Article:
Dear Readers, first of all, happy Christmas to those of you who are celebrating! Thank you for your support, comments, contributions and general wonderfulness this year. You are an amazing bunch, and I wish you everything that you’d hope for for yourselves.
Now, what is all this about a partridge in a pear tree? For a start, partridges are ground birds, and so most unlikely to be sitting in a tree of any kind. And why a pear tree, which at this time of year would be devoid of fruit or blossom or leaves. So first, let’s look at the bird. We have two species in the UK, the increasingly rare grey partridge (Perdix perdix), which has declined by 94% in Europe over the past four decades, largely due to more intensive agriculture, and the use of pesticides which kill off the insects that the partridge chicks need to thrive.
However, in many areas it has been replaced by the red-legged partridge (Alectoris rufa) which was introduced to the UK from mainland Europe as a game bird (presumably as the grey partridge became rarer, there needed to be something for the usual suspects to shoot). This is a slightly larger bird, and interestingly this is the one shown on the Christmas card at the top of the post, not the native species. I imagine that gradually when someone says ‘partridge’, this is what people will think of.
However, neither of these birds is particularly likely to be in a pear tree, so what’s going on? The most likely explanation I’ve heard is that the song is a misinterpretation of the Norman French name for the bird, which is Perdrix – you can imagine that being heard as ‘per-dree’, and the rest could well be history.
How about pear trees, though? The domestic pear tree (Pyrus communis) is also an introduction, though it probably arrived over a thousand years ago, and has since made itself at home in hedgerows and woodland margins all over the country. An individual tree can live for up to a thousand years (if not cut down for HS2 like the Cubbington pear) and in China they are considered to be a symbol of immortality. Though unlikely to be harbouring any partridges of either species, the pear tree is extremely valuable for wildlife, from the blackbirds and other thrushes who feast on the fruit to the wide variety of caterpillars who munch on the leaves. The blossom is wonderful too, and if you are thinking about a small tree for the garden, you could do much worse.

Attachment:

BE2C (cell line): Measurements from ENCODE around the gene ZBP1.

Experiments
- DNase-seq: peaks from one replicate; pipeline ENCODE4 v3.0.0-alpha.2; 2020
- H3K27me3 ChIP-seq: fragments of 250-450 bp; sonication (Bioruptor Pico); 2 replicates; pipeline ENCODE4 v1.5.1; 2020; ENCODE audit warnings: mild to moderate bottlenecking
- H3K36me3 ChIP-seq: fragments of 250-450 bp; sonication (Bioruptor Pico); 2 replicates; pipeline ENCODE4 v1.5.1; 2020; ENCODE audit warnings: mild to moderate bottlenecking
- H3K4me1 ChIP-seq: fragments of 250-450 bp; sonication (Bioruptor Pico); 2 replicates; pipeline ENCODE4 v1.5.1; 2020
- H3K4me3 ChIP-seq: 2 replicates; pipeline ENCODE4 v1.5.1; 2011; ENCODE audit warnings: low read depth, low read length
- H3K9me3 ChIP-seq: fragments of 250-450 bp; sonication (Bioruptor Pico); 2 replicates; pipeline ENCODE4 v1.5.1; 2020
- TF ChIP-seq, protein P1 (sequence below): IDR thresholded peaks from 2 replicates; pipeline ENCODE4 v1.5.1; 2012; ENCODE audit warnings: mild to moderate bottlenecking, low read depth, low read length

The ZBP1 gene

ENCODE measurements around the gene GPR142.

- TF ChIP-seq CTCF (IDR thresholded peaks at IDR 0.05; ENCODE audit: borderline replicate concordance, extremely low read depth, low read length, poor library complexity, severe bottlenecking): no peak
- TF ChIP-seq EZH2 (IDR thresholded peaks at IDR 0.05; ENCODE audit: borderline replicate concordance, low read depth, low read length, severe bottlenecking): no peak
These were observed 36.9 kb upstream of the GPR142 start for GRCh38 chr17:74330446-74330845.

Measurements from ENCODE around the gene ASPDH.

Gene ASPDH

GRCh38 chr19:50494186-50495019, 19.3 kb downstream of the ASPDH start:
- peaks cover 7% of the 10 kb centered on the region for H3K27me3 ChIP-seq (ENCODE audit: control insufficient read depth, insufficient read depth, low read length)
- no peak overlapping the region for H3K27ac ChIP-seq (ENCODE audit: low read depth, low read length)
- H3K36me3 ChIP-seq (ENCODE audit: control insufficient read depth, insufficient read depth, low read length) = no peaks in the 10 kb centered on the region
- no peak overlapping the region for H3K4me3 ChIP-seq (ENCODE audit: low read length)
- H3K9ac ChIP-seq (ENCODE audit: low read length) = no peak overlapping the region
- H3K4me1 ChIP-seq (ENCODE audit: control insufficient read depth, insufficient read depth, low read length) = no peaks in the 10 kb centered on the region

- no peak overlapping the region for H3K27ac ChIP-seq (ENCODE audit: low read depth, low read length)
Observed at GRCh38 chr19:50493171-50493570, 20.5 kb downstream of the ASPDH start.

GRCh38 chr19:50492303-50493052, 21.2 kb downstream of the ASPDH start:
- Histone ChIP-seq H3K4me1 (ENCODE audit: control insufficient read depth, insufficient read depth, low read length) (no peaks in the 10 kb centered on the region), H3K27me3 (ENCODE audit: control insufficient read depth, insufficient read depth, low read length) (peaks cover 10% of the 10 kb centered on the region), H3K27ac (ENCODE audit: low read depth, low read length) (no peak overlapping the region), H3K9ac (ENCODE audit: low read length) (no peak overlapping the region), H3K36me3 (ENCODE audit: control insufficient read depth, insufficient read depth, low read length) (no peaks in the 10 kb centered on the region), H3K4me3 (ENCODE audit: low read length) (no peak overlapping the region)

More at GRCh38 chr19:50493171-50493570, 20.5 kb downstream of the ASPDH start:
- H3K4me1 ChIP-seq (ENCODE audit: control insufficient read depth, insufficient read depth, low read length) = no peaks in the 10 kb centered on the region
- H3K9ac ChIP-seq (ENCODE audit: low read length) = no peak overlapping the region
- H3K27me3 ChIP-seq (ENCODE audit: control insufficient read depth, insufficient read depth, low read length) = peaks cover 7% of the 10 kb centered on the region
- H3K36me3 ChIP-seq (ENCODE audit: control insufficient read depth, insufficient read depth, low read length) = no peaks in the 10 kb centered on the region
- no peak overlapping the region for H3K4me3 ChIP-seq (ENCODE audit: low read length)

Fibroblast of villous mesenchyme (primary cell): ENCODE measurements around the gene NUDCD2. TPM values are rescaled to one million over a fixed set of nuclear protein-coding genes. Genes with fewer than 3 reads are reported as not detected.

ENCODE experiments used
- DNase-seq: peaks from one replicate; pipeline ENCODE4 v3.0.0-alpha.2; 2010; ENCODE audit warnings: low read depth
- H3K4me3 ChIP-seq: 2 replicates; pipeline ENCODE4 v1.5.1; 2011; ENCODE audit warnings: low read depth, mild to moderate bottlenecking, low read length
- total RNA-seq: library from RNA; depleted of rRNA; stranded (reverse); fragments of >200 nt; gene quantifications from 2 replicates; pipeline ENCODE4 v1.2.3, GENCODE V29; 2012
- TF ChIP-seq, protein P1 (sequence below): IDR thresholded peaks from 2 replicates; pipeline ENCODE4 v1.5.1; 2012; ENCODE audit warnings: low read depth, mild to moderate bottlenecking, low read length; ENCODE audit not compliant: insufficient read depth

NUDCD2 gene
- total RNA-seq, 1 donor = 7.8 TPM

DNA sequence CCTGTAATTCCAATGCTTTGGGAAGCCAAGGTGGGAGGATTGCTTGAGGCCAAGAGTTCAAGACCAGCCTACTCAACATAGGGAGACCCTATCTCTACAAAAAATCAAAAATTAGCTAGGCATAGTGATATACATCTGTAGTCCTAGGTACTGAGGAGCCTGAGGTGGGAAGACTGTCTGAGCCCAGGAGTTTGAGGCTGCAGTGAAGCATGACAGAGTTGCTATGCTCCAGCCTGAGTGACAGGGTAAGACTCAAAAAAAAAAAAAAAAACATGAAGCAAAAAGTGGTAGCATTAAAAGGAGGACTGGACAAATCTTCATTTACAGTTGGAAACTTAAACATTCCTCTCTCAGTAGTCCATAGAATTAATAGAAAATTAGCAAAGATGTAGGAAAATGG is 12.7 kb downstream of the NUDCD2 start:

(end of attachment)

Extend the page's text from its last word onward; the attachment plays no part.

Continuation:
So lovely readers, as promised yesterday, here is our first question. Don’t forget, submit your answers in the comments after the Twelve Days of Christmas are finished (the last question will be on the 5th of January, and you will have until 5 p.m. on Friday 7th January to post your response).
What is the link between today’s post and this lot?
Photo One by Frank Vassen from https://www.flickr.com/photos/42244964@N03/6502006513
Photo Two by Lynne Kirton / Red-legged partridge with chicks
Photo Three by Sten Porse, CC BY-SA 3.0 <http://creativecommons.org/licenses/by-sa/3.0/>, via Wikimedia Commons
It is interesting to read about both the partridges and the pear tree. You might be interested to know that we have only one partridge recorded in our bird guides, the Chukar Partridge (Alectoris chukar) which is an introduced species released by customs officials on Robben Island in 1964. Their population has now risen to around five hundred birds.
What are those little ground birds that you have dozens of species of, Anne? I remember our guide in Kruger getting a bit cross because we couldn’t tell the difference between the species :-).
This depends on how little you mean. Given the context, I wonder if you are referring to the francolins and spurfowl, some of which look very similar to each other – much much smaller might be the larks.
Francolins! I’ve remembered. I just need time these days 🙂
Mmm I thought it might be francolins 🙂
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Oh, how that picture takes me back to a more innocent time! (One in the bag! 😊)